Camp Sherman News - April 10, 1919

A Report on the First Negro Signal Corps (1919)

Prior to this great war there had never been a negro in the signal or engineer branches of the army. When the matter of a colored division came up, there was some doubt as to the ability of the negro to qualify for the highly specialized branches of the service that go to make up an army division.

Our collection, America and World War I: American Military Camp Newspapers, addresses a topic and period that continues to be of the widest interest and importance to scholars, students, and the general public – America in the World War I Era. Camp newspapers make important original source material—much of it written by soldiers for soldiers—readily available for research.

After much discussion the war department authorized the formation of the Three Hundred and Twenty-fifth Field Signal Battalion and the Three Hundred and Seventeenth Regiment of Engineers, and designated Camp Sherman as the mobilization point for these units. Quite recently these outfits returned from France and have been demobilized at this camp. Lieutenant Charles S. Smith of the Signal Battalion has the following to say regarding his unit:

When the war department decided to organize a colored division, it was of course necessary to have all the attached units colored, so on Nov. 3, 1917, the recruiting of a colored signal battalion was authorized. As the first step in the organization Major T. C. Spencer, now Lieutenant Colonel, was made division signal officer with headquarters at Camp Funston, Kansas. Knowing that the success of such a technical branch of the service required that the best the negro had to offer was essential. the major toured through the East and South, visiting the leading white and colored institutions, talking personally with the men and enlisting only those that he felt could and would make good. So from the first the organization was favored in that the men were “hand-picked.” To train this outfit it was obviously necessary to select men who knew signal work thoroughly, so Major Deems, then captain, was ordered to Camp Sherman to whip these men into shape that they might go across the water and do their ‘bit’ in helping make the world safe for democracy.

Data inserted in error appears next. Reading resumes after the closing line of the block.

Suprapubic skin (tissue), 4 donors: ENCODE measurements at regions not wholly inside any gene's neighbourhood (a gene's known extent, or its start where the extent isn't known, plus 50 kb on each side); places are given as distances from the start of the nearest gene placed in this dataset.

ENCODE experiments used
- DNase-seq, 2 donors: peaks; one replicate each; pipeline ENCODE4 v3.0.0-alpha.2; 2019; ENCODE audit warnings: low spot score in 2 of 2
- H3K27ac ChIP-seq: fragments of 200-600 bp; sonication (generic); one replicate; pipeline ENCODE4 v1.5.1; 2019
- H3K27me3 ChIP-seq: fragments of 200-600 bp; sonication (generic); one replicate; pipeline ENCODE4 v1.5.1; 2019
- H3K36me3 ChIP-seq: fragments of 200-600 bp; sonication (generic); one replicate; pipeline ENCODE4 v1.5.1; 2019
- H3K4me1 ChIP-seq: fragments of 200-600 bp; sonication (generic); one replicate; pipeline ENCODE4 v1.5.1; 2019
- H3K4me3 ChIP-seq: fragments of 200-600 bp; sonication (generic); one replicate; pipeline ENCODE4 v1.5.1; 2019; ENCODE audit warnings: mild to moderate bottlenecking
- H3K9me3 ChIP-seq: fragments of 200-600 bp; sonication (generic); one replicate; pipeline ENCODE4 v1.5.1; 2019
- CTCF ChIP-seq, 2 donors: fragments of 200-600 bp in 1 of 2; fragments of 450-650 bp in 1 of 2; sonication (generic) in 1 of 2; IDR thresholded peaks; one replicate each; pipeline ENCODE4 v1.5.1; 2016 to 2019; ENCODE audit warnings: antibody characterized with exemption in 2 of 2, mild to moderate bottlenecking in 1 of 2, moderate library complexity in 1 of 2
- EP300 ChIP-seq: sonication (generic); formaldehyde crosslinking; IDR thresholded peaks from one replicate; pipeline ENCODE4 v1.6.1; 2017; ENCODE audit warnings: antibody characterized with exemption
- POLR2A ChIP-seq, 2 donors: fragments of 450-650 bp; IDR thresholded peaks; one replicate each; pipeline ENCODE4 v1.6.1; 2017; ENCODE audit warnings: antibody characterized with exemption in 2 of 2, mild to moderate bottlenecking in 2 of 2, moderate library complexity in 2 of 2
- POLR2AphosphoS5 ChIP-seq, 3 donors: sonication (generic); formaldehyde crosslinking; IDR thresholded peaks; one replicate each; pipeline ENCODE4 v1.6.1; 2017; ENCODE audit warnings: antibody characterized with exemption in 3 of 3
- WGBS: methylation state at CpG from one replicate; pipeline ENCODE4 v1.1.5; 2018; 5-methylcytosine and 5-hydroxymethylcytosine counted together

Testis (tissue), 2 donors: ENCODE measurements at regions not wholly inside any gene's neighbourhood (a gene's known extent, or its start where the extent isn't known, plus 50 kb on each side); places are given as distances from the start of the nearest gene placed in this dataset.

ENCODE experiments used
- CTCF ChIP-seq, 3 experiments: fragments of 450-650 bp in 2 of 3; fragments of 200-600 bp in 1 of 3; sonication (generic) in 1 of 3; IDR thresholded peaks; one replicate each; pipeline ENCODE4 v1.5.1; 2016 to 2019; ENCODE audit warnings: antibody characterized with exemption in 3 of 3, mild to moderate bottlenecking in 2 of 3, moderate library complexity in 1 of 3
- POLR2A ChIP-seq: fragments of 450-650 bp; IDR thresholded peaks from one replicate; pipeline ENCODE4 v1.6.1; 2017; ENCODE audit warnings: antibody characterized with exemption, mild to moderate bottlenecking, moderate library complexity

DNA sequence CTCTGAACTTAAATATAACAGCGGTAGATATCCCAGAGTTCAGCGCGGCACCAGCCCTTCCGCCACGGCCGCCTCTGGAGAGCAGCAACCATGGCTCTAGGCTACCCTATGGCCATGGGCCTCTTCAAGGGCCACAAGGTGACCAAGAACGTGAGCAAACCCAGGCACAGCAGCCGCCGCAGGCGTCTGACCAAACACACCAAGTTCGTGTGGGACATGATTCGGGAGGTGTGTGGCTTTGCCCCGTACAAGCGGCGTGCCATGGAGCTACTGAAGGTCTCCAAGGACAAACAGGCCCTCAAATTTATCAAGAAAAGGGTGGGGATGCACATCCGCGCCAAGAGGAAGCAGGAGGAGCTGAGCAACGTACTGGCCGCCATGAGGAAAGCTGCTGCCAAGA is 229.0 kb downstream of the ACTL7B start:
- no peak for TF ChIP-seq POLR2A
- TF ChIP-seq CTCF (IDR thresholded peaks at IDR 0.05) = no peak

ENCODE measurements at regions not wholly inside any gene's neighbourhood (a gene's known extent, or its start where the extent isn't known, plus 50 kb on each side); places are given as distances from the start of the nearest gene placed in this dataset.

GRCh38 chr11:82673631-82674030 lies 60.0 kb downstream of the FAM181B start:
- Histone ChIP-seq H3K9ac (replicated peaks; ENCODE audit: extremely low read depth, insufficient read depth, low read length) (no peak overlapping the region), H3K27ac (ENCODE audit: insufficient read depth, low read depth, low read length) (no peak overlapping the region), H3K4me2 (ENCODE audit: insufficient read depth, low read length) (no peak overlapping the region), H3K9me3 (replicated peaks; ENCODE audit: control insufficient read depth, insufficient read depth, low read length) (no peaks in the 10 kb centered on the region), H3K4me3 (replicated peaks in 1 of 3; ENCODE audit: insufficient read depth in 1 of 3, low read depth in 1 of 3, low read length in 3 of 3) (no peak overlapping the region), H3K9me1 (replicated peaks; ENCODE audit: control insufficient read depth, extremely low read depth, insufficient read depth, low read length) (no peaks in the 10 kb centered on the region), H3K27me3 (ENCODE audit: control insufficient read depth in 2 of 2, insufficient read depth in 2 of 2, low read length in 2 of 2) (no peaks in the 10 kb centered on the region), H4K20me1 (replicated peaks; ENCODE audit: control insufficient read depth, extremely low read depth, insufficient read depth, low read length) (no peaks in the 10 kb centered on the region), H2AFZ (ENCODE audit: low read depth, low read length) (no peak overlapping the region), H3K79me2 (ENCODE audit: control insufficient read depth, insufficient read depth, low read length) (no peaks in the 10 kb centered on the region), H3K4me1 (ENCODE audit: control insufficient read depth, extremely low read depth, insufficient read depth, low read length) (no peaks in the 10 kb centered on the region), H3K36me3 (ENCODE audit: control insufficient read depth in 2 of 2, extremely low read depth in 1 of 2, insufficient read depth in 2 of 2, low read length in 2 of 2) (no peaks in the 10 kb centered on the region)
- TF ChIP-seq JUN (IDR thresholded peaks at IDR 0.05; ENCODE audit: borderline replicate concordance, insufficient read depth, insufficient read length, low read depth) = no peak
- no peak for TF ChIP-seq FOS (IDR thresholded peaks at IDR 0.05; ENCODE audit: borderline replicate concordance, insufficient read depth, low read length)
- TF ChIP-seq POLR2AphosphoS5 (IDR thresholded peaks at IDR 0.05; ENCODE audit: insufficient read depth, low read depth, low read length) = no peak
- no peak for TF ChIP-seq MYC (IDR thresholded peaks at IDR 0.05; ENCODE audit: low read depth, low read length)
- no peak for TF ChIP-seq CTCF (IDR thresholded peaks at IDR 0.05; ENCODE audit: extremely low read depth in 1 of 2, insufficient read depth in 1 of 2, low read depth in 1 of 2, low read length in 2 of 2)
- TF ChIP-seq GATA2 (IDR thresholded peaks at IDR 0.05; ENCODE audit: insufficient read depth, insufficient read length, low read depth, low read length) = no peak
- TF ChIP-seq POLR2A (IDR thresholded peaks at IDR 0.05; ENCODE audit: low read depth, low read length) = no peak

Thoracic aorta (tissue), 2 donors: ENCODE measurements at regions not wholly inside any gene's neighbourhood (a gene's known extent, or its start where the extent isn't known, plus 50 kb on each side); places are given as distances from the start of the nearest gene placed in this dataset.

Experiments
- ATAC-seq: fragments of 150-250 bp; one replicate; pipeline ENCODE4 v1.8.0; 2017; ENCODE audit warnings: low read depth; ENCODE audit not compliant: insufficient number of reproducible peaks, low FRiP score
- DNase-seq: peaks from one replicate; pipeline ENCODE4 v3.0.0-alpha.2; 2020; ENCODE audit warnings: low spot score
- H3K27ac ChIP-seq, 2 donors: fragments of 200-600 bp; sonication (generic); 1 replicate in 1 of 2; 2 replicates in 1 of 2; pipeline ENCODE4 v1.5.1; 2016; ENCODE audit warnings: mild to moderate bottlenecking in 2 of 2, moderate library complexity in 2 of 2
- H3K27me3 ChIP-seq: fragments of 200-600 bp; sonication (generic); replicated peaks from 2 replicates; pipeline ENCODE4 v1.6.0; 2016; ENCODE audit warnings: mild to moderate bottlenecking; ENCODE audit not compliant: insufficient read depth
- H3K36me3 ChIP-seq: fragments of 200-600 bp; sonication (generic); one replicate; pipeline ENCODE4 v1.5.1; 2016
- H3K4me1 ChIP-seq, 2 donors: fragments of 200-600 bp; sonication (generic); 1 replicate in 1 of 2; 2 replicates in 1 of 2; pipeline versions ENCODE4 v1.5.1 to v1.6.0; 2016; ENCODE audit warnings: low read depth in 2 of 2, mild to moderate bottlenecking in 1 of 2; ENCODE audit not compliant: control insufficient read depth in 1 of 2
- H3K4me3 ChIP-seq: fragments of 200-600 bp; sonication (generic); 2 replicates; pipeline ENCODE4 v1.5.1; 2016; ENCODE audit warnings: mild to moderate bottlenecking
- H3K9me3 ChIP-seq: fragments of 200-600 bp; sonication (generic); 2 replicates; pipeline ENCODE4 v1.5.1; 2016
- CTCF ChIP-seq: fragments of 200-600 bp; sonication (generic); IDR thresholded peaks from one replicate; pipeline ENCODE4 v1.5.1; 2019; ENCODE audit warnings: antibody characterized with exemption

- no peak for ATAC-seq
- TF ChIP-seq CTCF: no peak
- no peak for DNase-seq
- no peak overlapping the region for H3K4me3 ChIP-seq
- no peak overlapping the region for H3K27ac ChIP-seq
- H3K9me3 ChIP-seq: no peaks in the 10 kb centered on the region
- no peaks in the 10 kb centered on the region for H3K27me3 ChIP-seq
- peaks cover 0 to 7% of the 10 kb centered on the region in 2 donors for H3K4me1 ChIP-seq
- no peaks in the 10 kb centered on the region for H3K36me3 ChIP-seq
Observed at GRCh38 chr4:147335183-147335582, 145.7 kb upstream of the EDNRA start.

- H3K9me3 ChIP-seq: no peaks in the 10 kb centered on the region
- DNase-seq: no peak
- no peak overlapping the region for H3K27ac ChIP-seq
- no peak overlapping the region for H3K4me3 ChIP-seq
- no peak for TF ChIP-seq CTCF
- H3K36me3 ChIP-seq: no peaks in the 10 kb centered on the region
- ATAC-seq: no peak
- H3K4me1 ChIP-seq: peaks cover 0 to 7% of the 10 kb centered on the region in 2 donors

Source: The Camp Sherman News (The 83rd Division News) – April 10, 1919

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